Cover

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Contents

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p. v

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Acknowledgments

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p. vii

At the University of California, San Diego, I am especially fortunate to share a world with a remarkable group of individuals, deeply committed to teaching and the rich pleasures of intellectual exchange. Members of this seriously eclectic community to whom I am hugely indebted for their insights and steadfast support as well as good humor include Carol Padden, Mike Cole,...

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Introduction

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pp. 1-22

Rare is the case that the end we imagined at the beginning of a project is the end that we find or that finds us once all is at least provisionally said and done. It might be life or the world, each with its often unpredictable, surprising, and sometimes shocking turns; the work or critical interventions of like-minded (or not) scholars; it might be the unanticipated but unavoidable demands of narratives internal to the text itself that upset the particular trajectory one...

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1 Arendt and the Trial of Adolf Eichmann: Contextualizing the Debate

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pp. 23-37

Evil in its total banality: this is what Hannah Arendt claimed to have seen in the figure of Adolf Eichmann when she observed him in an Israeli court in 1961. Eichmann was considered a core member of the Nazi leadership and would have undoubtedly been tried at Nuremberg in 1946 alongside Göring, Speer, and Hess among others for war crimes had he not fled Europe following the collapse...

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2 Ideology and Atrocity

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pp. 38-63

Eichmann claimed to have been only a “transportation officer” in the elaborate bureaucracy that was the Third Reich. The details of his story and the nature of his position as he set out both for the Court in Jerusalem appeared only to frustrate the judges, mock the suffering of survivors, insult the memory of the dead, and enrage the prosecution, so inadequate was his account of the phenomenon...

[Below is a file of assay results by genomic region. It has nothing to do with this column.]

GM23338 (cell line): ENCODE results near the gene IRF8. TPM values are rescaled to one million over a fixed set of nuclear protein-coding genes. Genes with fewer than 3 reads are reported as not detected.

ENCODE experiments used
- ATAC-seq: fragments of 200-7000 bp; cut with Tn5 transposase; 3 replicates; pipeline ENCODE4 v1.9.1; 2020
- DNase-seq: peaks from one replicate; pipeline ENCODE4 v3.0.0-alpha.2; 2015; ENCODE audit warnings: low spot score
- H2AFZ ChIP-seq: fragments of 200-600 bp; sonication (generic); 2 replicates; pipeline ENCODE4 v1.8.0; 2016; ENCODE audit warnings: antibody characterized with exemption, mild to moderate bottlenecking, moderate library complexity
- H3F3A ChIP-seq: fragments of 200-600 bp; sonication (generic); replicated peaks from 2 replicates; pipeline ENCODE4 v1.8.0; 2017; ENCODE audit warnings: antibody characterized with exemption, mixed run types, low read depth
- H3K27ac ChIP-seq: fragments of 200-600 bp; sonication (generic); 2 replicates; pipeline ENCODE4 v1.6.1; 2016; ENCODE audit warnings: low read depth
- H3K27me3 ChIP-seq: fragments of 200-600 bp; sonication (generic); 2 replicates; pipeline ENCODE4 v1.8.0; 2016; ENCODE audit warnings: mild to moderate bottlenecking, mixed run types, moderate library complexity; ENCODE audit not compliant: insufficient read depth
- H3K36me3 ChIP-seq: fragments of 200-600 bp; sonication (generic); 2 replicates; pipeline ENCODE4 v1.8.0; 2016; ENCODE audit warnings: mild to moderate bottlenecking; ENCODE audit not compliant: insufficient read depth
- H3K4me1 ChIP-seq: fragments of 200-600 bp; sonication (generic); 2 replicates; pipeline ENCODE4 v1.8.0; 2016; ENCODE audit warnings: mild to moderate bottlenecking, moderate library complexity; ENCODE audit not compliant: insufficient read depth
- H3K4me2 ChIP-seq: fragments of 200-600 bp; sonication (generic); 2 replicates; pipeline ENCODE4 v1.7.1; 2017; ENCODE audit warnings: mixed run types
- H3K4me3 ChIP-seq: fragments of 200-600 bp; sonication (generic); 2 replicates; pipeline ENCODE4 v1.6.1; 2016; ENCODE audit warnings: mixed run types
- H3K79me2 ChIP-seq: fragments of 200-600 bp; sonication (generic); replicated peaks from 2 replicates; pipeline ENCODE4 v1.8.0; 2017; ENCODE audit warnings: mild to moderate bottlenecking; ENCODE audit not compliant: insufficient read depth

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3 Thoughtlessness and Evil

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pp. 64-91

What makes judgment possible, Arendt argued, are the purging effects of critical thought, the disassembling of received customs, rules, opinions, codes of conduct, and established values that may otherwise come to function as banisters of a sort to which we grow habituated and on which we may depend, not as the cultural conventions they represent, but as part of the given architecture of...

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4 “Crimes against the Human Status”: Nuremberg and the Image of Evil

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pp. 92-113

We saw in chapter 1 that the Eichmann trial was made to bear a host of burdens well beyond the otherwise highly choreographed spectacle of criminal prosecution. Whether by chance, opportunity, or design, the proceedings were put in the service of a number of consequentially distinct agendas for regionally distinct audiences, with the focal point throughout being the “story of the great...

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5 The Banality of Evil

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pp. 114-124

At the beginning of chapter 3, I began the discussion of Arendt’s understanding of thoughtlessness by recounting an exchange she had with Christian Bay at a conference devoted to considering the import of her work. This exchange was precipitated by a general discussion of what “thinking is and is good for” but also, more specifically, by Bay’s insistence that with the exception of Eichmann...

Notes

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pp. 125-163

Bibliography

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pp. 165-185

Index

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pp. 187-198

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About the Author

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p. 199

Valerie Hartouni is Professor of Communication at the University of California, San Diego, and author of Cultural Conceptions: On Reproductive Technologies and the Remaking of Life (1997).